CDC updates COVID-19 quarantine guidelines

Wednesday, December 2, 2020
CDC shortens COVID-19 quarantine time to 10 days
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The Centers for Disease Control and Prevention has announced alternatives to its two-week recommended quarantine period for individuals who have been exposed to COVID-19.

PHILADELPHIA (WPVI) -- The CDC updated its coronavirus guidelines Wednesday, saying the quarantine time after someone has been exposed to COVID-19 can be shortened.

They still say it's best to quarantine 14 days, however, based on research there are now shorter options.

If exposed and no symptoms, with a negative COVID-19 test, quarantine can be cut to 7 days. With no test, but also no symptoms, it can be cut to ten days.

Officials on a telebriefing said there's still a small, but acceptable risk.

People should still monitor for symptoms the entire14 days, but they hope a shorter quarantine time will lead to better compliance.

"Reducing the length of quarantine makes it easier for people to take this public health action by reducing the economic impact associated with a longer period," said Dr. Henry Walke.

The recommendations are sent to state and local health departments.

Philadelphia health officials confirm they will follow this new CDC guidance immediately.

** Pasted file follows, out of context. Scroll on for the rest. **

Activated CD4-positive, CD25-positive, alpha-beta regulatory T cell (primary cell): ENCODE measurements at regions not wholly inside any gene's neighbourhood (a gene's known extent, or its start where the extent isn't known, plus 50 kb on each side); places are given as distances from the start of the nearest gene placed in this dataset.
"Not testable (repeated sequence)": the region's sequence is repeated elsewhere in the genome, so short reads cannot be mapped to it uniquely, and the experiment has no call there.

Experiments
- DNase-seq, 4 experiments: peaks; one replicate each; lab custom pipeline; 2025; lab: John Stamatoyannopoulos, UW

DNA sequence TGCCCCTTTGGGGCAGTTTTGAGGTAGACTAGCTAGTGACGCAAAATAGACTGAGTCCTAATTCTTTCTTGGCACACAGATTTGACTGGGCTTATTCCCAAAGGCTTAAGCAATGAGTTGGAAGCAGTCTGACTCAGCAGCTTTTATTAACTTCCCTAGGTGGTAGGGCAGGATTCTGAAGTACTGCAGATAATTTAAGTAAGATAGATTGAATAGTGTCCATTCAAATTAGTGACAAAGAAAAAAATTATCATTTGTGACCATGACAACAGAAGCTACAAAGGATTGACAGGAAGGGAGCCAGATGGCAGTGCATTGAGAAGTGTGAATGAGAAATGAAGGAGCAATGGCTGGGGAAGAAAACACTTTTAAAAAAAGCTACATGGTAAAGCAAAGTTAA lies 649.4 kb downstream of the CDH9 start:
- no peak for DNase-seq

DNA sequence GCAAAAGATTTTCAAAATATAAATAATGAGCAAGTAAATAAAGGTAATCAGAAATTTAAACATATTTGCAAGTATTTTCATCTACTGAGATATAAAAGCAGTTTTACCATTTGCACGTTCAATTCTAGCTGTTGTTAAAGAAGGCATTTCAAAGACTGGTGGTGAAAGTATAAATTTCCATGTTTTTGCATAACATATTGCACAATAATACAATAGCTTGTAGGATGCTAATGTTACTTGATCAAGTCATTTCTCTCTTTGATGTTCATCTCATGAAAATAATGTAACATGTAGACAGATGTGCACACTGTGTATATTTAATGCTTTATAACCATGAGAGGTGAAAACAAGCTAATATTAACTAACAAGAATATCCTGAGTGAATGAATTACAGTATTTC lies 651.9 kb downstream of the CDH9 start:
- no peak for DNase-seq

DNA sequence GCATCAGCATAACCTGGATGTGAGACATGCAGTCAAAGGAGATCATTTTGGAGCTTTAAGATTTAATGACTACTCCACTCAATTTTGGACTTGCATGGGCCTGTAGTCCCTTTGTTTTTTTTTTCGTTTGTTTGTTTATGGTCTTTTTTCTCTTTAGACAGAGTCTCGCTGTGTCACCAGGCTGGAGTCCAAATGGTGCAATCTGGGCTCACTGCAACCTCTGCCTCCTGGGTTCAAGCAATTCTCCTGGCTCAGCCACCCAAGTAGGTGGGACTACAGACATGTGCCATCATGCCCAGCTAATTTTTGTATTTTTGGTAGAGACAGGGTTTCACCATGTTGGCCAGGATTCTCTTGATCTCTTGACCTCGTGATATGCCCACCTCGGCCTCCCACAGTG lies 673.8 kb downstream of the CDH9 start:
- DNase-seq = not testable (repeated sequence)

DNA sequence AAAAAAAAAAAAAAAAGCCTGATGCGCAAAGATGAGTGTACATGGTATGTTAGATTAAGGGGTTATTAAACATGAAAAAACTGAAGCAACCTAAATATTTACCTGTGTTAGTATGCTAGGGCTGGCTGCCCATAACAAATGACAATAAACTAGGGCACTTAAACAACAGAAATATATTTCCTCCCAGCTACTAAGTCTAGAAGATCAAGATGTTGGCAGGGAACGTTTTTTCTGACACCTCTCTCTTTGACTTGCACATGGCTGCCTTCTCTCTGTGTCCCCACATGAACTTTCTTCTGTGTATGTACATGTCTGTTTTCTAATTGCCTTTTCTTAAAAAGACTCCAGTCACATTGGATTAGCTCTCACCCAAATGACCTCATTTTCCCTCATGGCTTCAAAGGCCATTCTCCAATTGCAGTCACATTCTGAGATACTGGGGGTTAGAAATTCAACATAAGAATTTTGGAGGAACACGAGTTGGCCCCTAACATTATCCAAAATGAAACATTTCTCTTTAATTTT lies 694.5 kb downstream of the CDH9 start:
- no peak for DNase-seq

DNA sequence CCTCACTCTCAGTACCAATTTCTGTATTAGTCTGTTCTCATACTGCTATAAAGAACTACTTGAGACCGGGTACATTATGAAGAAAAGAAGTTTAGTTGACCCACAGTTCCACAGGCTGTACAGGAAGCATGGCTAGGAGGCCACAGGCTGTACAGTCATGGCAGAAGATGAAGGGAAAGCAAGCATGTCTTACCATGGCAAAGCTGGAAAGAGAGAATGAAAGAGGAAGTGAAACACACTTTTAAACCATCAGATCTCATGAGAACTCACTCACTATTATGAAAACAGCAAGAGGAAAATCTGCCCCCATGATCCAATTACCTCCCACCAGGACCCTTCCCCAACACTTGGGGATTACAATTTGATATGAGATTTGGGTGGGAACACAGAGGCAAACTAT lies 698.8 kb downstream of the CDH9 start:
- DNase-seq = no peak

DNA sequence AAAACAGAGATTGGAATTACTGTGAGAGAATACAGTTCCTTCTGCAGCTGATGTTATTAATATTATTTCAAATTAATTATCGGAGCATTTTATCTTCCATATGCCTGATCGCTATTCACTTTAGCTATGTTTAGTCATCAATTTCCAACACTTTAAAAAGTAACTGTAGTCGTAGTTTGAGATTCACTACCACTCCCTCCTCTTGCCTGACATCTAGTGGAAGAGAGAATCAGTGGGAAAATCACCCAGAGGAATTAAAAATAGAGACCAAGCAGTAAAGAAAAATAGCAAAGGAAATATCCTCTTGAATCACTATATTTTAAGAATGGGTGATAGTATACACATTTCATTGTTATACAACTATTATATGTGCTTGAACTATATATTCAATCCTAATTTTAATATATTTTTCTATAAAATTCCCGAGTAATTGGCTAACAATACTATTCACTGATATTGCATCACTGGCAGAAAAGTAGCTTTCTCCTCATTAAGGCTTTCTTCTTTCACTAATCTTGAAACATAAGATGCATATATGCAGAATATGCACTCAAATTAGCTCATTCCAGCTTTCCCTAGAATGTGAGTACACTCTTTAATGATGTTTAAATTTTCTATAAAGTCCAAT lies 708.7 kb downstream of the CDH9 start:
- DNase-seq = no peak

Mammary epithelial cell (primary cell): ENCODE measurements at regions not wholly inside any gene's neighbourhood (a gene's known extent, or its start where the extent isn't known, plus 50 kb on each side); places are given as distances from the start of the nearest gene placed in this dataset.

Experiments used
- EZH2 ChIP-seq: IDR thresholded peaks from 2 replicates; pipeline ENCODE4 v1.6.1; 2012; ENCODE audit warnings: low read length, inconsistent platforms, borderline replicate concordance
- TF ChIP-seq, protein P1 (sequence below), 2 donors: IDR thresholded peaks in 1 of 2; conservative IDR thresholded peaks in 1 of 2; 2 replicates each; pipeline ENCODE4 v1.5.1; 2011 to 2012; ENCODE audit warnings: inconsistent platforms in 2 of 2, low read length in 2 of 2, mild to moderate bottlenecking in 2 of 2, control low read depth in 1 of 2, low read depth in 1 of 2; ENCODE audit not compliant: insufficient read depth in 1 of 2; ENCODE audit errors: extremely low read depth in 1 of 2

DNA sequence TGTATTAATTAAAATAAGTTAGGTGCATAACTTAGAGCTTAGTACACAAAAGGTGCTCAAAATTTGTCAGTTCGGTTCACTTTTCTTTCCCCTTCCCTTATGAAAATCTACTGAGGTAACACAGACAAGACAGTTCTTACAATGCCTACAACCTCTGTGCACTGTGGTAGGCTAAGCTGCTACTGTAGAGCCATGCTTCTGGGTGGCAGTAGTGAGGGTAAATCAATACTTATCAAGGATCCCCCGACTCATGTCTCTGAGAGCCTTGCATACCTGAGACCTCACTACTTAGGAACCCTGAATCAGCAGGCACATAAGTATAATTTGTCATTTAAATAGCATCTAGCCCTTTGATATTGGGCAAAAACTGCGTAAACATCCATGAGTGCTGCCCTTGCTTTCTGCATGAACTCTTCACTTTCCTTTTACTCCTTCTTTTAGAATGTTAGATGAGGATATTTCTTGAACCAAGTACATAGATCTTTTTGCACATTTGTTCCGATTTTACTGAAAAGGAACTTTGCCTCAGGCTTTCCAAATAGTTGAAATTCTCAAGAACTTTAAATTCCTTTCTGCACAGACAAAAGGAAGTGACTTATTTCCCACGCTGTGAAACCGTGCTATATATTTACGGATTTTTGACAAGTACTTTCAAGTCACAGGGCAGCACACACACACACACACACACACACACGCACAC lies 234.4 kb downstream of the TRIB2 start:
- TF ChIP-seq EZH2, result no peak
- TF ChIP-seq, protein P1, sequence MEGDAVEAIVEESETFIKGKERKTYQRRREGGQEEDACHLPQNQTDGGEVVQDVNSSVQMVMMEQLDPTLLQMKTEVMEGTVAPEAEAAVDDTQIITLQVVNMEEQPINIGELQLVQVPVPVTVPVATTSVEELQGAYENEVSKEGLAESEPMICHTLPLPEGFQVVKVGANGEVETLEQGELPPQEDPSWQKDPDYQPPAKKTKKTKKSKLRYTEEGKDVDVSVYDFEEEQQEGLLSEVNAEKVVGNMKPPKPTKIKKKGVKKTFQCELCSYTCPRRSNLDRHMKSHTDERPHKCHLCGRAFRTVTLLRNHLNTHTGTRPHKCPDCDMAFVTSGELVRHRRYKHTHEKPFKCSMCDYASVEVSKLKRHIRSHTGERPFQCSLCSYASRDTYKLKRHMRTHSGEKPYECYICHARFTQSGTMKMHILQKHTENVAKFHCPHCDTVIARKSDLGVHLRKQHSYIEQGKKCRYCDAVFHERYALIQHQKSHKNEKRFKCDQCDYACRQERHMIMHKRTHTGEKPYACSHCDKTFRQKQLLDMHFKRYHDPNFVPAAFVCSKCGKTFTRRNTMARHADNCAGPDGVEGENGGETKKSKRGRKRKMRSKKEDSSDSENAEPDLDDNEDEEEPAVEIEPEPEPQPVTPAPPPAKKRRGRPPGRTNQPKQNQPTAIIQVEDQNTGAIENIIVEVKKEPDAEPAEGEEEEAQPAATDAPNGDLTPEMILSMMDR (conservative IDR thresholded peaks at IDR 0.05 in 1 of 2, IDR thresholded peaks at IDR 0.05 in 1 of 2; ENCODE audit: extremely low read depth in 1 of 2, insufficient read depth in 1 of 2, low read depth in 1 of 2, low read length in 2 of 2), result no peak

Dr. Robert Redfield, Director of the CDC, also sounded the alarm as we head into the winter months.

"December and January and February are going to be rough times, I actually believe they're going to be the most difficult time in the public health history of this nation, largely because of the stress it's going to put on our healthcare system," he said.

As for holiday travel, it's safer to postpone and stay home.

If you do travel, the CDC recommends testing one to three days before, and three to five days after.

"And I just want to point out testing does not eliminate all risk but when combined with reducing non-essential activity, symptom surveillance, other precautions such as wearing a mask and social distancing it can make travel safer," said Dr. Carol Friedman.